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Increased incidence of subarachnoid hemorrhage during cold temperatures and influenza epidemics.

Backes, D., Rinkel, G.J.E., Algra, A., Vaartjes, I., Donker, G.A., Vergouwen, M.D.I. Increased incidence of subarachnoid hemorrhage during cold temperatures and influenza epidemics. Journal of Neurosurgery: 2016, 125(3), 737-745
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Objective
This study investigated whether the increased incidence of aneurysmal subarachnoid hemorrhage (SAH) in winter is related to temperature or increased incidence of influenza. Such relationships may elucidate the pathogenesis of intracranial aneurysm rupture.

Methods
A nationwide sample of 18,714 patients with SAH was linked with weekly temperature and influenza-like illness consultation data. Poisson regression analyses were used to calculate incidence density ratios (IDRs) with corresponding 95% CIs for the association of SAH incidence with temperature and influenza epidemics; IDRs were adjusted for study year (aIDR). In addition, SAH incidence data from 30 European population-based studies were linked with daily temperature data from the European Climate Assessment.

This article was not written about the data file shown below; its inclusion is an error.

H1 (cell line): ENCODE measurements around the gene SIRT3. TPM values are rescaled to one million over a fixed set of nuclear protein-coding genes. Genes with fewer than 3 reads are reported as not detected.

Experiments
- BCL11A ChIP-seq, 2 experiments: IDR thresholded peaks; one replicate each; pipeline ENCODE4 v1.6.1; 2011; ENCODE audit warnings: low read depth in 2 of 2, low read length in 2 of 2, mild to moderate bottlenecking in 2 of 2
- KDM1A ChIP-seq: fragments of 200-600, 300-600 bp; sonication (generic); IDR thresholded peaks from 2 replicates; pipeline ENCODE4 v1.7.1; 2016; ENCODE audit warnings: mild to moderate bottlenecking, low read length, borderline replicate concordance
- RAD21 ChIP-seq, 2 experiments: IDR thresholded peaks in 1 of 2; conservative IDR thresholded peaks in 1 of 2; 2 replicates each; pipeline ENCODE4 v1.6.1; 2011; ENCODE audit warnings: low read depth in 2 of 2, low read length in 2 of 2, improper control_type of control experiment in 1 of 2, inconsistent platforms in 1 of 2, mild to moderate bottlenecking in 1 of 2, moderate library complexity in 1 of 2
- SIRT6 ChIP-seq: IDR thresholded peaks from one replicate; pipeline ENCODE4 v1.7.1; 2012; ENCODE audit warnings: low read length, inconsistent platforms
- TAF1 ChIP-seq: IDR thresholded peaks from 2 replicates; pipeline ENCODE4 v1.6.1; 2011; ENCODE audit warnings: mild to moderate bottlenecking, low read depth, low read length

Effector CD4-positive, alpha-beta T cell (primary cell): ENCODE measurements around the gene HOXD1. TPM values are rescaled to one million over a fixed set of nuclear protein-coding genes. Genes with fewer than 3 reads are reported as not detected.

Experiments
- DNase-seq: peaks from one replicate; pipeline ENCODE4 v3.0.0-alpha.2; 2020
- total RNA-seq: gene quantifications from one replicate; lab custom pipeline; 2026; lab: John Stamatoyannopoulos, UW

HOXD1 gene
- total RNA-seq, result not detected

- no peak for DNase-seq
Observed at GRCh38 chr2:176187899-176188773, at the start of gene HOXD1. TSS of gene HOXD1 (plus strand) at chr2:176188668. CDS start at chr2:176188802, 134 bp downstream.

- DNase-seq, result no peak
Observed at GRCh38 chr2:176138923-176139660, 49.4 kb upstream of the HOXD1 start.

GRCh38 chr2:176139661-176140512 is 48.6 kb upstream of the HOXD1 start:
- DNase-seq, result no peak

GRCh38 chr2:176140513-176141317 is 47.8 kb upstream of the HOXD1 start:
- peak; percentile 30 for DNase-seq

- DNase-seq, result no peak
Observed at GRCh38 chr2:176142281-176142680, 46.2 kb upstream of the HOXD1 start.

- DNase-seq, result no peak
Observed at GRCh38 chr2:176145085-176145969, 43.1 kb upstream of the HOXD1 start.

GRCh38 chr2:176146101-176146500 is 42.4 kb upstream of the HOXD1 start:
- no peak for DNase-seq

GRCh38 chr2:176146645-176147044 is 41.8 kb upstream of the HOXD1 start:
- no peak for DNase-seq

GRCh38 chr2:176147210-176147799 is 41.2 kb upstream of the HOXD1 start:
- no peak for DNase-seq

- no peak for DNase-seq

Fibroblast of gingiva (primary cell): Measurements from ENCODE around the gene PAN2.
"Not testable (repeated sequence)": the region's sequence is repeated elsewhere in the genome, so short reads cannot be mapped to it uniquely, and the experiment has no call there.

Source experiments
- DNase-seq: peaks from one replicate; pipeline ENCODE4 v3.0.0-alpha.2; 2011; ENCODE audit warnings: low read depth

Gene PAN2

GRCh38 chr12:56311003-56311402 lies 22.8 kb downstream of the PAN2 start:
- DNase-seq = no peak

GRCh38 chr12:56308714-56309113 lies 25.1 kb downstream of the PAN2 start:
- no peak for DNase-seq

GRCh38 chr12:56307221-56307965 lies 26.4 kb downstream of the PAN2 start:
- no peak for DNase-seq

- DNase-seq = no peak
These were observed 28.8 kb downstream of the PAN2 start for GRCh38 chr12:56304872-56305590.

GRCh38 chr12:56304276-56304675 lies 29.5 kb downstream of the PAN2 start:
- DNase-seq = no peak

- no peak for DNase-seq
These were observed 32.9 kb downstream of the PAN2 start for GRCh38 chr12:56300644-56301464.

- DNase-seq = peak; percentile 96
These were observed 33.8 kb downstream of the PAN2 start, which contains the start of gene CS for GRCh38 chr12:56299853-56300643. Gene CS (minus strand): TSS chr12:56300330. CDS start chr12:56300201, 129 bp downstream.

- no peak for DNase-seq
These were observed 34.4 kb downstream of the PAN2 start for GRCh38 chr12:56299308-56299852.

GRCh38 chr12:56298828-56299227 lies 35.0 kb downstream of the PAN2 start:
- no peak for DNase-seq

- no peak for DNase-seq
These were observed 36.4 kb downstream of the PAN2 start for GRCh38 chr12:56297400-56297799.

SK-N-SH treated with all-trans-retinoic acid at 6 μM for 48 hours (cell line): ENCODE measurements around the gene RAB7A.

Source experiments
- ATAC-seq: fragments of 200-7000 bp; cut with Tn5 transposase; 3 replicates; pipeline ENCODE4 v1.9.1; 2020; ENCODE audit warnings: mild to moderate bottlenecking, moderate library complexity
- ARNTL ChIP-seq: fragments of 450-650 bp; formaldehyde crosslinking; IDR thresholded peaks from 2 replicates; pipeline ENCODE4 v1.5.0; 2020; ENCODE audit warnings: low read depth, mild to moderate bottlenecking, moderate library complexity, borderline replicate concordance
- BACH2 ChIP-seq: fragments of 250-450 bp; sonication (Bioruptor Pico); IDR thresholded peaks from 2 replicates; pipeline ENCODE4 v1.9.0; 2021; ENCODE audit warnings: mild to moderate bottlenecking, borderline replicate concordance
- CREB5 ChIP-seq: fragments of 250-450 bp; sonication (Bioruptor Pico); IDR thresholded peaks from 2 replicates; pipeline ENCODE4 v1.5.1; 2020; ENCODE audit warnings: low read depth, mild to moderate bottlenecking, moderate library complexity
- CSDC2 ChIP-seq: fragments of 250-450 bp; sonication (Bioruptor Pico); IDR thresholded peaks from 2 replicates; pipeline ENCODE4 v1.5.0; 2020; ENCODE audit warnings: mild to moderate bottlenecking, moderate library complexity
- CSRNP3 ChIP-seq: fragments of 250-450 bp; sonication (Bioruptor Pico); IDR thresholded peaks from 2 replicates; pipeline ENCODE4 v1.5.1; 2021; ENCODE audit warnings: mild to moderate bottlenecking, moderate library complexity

Results
The aIDR for SAH during influenza epidemics was 1.061 (95% CI 1.022–1.101) in the univariable and 1.030 (95% CI 0.989–1.074) in the multivariable analysis. This association declined gradually during the weeks after epidemics. Per 1°C temperature drop, the aIDR was 1.005 (95% CI 1.003–1.008) in the univariable and 1.004 (95% CI 1.002–1.007) in the multivariable analysis. In the European population-based studies, the IDR was 1.143 (95% CI 1.129–1.157) per 1°C temperature drop.

Conclusions
The incidence of SAH is increased during cold temperatures and epidemic influenza. Future studies with individual patient data are needed to investigate causality between temperature or influenza and SAH. (aut. ref.)
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